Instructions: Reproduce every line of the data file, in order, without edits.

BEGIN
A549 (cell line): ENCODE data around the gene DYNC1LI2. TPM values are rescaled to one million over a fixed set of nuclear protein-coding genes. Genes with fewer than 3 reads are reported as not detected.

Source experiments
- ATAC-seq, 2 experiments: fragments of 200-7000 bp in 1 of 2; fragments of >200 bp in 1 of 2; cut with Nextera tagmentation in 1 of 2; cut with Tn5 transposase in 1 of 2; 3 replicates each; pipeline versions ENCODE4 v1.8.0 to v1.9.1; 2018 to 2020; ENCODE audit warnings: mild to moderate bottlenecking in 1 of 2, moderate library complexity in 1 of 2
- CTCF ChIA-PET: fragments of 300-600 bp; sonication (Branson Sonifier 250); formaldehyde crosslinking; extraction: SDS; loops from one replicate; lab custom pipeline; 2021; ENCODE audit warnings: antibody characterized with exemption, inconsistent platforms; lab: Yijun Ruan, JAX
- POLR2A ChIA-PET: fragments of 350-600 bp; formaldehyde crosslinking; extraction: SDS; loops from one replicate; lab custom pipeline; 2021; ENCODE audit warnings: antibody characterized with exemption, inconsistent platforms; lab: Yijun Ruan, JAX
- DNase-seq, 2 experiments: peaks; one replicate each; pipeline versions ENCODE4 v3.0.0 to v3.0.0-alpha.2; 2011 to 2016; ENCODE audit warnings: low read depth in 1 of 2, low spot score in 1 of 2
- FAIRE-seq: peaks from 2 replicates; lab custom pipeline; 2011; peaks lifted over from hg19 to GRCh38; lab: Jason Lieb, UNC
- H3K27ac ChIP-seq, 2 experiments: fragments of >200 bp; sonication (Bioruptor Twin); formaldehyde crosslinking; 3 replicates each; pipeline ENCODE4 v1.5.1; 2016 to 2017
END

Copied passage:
A549 (cell line): ENCODE data around the gene DYNC1LI2. TPM values are rescaled to one million over a fixed set of nuclear protein-coding genes. Genes with fewer than 3 reads are reported as not detected.

Source experiments
- ATAC-seq, 2 experiments: fragments of 200-7000 bp in 1 of 2; fragments of >200 bp in 1 of 2; cut with Nextera tagmentation in 1 of 2; cut with Tn5 transposase in 1 of 2; 3 replicates each; pipeline versions ENCODE4 v1.8.0 to v1.9.1; 2018 to 2020; ENCODE audit warnings: mild to moderate bottlenecking in 1 of 2, moderate library complexity in 1 of 2
- CTCF ChIA-PET: fragments of 300-600 bp; sonication (Branson Sonifier 250); formaldehyde crosslinking; extraction: SDS; loops from one replicate; lab custom pipeline; 2021; ENCODE audit warnings: antibody characterized with exemption, inconsistent platforms; lab: Yijun Ruan, JAX
- POLR2A ChIA-PET: fragments of 350-600 bp; formaldehyde crosslinking; extraction: SDS; loops from one replicate; lab custom pipeline; 2021; ENCODE audit warnings: antibody characterized with exemption, inconsistent platforms; lab: Yijun Ruan, JAX
- DNase-seq, 2 experiments: peaks; one replicate each; pipeline versions ENCODE4 v3.0.0 to v3.0.0-alpha.2; 2011 to 2016; ENCODE audit warnings: low read depth in 1 of 2, low spot score in 1 of 2
- FAIRE-seq: peaks from 2 replicates; lab custom pipeline; 2011; peaks lifted over from hg19 to GRCh38; lab: Jason Lieb, UNC
- H3K27ac ChIP-seq, 2 experiments: fragments of >200 bp; sonication (Bioruptor Twin); formaldehyde crosslinking; 3 replicates each; pipeline ENCODE4 v1.5.1; 2016 to 2017